They’re also fond of fried chicken, cornbread, peach cider and pralines. An aura of the Antebellum Old South lingers: stately mansions, cobblestones streets, and the smell of jasmine. These thoughts set my mind a-swirling. I envision hoop skirts, confederate soldiers, debutante balls and Tara.
I decide to visit a real plantation based on a travel brochure which claims, Magnolia Plantation and Gardens is one of the top 25 most visited historic houses in America.”If true, this home joins a pretty impressive list: the Biltmore Estate, Mount Vernon, the Betsy Ross House, and Graceland. In addition, the brochure boasts, “Magnolia maintains the oldest major public garden in America, and is also America’s oldest man-made attraction, having been open to the public since the late 1860s.” Bold statements indeed; I deem this a must-see.
The historic site lies off Ashley River Road, just a 20-30 minute drive from downtown. I turn onto a long single lane, stop to pay admission (still in my car) and follow a circuitous path through lanes of tall oaks and Loblolly pines.
The Manor, as it is called, was originally constructed in 1775 and is the third house in the same the location. Fire destroyed the first two, the second ignited by Union soldiers during the Civil War.
First I take the house tour, which begins on the immense wrap-around porch. Once again my mind wanders: how relaxing it must be to sit here at sunset and rock back and forth. Then, I come to my senses. South Carolina summers swelter with heat, humidity and mosquitoes; consequently I disband all sentimental thoughts.
The Manor, as it is called, was originally constructed in 1775 and is the third house in the same location. Fire destroyed the first two, the second ignited by Union soldiers during the Civil War.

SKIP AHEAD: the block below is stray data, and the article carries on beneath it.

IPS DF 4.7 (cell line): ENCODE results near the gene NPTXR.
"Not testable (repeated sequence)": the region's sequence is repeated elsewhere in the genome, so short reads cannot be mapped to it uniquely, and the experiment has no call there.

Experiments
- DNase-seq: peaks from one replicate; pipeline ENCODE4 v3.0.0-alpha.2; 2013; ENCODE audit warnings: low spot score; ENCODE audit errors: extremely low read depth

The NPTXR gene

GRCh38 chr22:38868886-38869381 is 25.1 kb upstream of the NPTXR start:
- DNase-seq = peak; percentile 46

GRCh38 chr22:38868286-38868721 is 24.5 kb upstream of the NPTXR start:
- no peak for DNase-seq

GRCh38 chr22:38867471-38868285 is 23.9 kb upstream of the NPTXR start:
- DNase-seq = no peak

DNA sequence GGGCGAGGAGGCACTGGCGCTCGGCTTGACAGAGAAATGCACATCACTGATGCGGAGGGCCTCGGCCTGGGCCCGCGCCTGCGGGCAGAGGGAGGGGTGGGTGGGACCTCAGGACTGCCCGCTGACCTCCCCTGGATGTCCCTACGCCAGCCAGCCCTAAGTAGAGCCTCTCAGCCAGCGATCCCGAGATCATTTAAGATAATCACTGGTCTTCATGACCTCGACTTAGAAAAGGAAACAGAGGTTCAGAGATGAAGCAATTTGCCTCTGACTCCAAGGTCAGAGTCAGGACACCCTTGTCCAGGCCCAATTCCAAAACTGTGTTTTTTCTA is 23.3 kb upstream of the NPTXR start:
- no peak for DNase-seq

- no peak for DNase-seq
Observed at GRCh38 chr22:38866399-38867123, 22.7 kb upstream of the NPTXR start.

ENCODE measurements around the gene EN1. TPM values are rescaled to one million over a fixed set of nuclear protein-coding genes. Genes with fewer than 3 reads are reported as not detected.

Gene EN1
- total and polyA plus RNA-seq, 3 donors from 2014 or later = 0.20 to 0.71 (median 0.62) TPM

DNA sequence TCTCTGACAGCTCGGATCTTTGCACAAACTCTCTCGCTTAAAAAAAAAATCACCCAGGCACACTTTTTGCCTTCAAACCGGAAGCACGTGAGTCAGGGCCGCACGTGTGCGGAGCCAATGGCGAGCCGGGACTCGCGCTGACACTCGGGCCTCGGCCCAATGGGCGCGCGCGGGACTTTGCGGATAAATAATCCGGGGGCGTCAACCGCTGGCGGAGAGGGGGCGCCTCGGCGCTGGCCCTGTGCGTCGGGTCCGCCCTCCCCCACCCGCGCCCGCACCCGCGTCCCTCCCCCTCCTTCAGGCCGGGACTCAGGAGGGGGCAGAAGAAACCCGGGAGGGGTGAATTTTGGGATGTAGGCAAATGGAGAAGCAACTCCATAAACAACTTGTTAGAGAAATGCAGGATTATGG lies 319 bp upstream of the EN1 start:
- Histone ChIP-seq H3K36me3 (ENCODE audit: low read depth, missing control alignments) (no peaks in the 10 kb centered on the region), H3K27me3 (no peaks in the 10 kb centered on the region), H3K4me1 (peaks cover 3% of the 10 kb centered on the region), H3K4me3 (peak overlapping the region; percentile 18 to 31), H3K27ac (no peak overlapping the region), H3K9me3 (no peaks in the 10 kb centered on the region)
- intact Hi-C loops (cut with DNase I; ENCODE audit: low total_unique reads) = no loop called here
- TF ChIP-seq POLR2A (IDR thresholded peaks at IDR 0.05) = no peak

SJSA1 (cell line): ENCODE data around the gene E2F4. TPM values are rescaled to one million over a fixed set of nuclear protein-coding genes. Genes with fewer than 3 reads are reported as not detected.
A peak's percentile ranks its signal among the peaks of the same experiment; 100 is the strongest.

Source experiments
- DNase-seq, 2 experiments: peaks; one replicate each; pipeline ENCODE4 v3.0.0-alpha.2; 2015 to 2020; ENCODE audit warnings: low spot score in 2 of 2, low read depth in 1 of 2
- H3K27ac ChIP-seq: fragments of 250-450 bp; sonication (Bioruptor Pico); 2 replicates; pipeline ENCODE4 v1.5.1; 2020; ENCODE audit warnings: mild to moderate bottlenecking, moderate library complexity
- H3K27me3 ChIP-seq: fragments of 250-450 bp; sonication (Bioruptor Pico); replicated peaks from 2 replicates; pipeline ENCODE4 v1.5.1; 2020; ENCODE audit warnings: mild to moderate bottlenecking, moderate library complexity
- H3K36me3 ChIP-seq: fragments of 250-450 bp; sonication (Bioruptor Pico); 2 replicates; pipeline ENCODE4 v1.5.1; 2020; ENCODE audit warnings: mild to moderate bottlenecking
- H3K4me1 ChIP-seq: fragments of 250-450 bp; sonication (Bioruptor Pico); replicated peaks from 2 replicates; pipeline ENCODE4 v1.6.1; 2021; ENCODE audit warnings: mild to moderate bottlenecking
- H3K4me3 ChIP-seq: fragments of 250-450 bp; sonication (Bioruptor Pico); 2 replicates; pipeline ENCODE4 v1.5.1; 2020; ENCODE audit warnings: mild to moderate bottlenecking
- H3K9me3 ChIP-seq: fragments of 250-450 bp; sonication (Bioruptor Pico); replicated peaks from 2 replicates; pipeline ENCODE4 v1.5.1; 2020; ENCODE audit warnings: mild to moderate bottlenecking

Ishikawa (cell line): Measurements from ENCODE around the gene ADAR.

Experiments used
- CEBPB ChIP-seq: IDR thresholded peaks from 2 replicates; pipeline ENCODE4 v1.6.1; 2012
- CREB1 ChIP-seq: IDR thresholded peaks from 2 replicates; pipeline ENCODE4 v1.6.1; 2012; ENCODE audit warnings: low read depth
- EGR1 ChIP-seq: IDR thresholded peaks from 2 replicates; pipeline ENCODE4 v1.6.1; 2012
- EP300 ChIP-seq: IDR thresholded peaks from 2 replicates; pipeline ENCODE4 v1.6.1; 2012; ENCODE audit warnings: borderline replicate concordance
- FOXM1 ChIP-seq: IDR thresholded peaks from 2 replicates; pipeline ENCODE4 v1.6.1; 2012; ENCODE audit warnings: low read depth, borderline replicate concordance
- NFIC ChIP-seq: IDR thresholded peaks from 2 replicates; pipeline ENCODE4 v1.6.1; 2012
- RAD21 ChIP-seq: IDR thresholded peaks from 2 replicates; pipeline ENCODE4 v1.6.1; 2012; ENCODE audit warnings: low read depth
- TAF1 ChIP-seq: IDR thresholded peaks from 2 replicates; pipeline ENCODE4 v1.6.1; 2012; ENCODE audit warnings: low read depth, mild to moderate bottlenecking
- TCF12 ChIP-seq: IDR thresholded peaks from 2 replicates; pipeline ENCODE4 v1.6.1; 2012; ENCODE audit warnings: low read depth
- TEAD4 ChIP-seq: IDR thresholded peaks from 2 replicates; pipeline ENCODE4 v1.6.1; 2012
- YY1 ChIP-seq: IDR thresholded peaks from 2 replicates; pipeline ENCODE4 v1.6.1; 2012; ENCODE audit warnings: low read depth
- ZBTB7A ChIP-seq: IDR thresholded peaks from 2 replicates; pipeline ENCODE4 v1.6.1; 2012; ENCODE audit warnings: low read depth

The owners lost most of their wealth in the war, as did many southerners, so they moved a brick cabin to the original site and added on. My guide, Wanda, explains all this and the family history and furnishings- a mix of early-American antiques, museum-quality quilts and various works of art.
She say,”Magnolia is one of very few estates still owned by the family that built it.” The current, an 11th generation Drayton, lives on the grounds. I exit into the rear garden, which turns out to be the front since it faces the river. Fuchsia azaleas, scarlet camellias and lilacs are in bloom, while delicate branches of dogwood trees blossom pink and white. The scene dances with spring color yet genteel grace.
Live oaks, doused with Spanish moss, guard the riverbank like sentries, except they appear asleep at their post. The mood is tranquil. Couples stroll along the romantic walkway while other folks laze on benches. My attitude has turned into one of, frankly, not giving a damn. The afternoon beams with radiance, gone is the wind and i”ll listen to the Song of the South.
In addition to the Manor and swamp garden (detailed in an earlier blog) Magnolia Plantation offers “slavery to freedom tours,” boat rides, a nature tram, and miles of walking and biking paths. Why you can even bring your dog or a canoe, and lest I forget, there’s a petting zoo, gift shop and cafeteria. Sounds rather tacky, but I confess, pretty well concealed into the landscape. www.magnoliaplantation.com